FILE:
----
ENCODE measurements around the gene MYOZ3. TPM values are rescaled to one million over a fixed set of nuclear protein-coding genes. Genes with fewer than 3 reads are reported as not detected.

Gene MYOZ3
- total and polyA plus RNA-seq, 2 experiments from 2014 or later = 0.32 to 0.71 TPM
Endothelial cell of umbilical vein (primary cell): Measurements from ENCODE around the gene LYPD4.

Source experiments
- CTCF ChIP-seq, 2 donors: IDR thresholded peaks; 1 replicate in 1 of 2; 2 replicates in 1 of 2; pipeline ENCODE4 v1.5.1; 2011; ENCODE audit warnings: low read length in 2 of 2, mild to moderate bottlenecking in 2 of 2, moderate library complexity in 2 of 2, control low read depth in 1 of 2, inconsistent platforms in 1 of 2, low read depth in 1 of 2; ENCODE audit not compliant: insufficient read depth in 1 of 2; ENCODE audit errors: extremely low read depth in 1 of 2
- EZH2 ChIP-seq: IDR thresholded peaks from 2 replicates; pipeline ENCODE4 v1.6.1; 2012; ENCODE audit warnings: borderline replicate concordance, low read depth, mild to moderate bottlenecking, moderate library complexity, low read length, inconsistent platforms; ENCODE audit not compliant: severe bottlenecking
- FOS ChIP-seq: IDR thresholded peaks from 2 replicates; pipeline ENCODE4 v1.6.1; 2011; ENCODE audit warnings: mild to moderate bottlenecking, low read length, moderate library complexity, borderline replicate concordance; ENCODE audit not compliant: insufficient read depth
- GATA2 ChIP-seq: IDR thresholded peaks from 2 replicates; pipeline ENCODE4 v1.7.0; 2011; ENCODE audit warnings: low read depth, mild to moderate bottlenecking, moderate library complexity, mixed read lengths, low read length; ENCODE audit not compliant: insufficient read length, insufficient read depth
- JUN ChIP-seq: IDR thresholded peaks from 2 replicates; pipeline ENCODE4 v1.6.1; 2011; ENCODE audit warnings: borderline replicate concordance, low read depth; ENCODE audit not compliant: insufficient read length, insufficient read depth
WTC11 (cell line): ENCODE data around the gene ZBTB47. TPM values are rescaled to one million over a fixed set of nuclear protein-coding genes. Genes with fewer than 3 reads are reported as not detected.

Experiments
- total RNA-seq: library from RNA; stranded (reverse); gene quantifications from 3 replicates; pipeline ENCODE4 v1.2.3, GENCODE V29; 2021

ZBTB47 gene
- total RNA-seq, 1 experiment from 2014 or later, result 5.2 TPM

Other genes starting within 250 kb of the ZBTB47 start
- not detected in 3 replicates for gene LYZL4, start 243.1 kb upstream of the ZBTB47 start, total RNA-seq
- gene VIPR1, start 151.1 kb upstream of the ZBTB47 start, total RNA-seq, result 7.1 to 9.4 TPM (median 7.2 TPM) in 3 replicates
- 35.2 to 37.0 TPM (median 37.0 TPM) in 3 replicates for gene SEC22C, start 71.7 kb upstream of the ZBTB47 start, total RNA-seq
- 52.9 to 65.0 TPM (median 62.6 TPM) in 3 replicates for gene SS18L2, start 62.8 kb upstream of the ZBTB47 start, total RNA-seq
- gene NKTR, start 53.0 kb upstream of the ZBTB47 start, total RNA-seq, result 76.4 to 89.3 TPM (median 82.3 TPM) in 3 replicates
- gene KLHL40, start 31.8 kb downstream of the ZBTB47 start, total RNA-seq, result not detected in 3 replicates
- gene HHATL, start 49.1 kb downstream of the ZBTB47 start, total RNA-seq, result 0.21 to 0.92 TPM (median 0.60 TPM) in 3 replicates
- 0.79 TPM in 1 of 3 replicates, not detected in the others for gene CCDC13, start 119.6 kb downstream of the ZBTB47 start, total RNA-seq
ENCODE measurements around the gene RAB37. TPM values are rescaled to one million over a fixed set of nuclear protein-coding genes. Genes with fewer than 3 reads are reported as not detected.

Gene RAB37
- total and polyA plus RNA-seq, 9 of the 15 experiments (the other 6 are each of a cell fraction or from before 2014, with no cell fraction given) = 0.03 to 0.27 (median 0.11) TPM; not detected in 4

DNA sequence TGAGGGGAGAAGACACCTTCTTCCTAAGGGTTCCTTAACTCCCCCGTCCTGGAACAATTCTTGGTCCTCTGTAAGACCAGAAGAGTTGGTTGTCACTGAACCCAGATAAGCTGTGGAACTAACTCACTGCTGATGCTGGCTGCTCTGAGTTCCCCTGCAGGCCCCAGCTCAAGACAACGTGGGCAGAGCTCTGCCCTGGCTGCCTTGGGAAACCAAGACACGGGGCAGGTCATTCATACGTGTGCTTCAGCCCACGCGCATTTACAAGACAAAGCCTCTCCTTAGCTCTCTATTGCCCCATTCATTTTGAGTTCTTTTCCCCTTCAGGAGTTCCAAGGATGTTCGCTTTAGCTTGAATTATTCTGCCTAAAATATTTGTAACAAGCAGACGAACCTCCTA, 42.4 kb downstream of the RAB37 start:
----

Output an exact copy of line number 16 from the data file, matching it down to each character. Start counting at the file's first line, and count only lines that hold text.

Other genes starting within 250 kb of the ZBTB47 start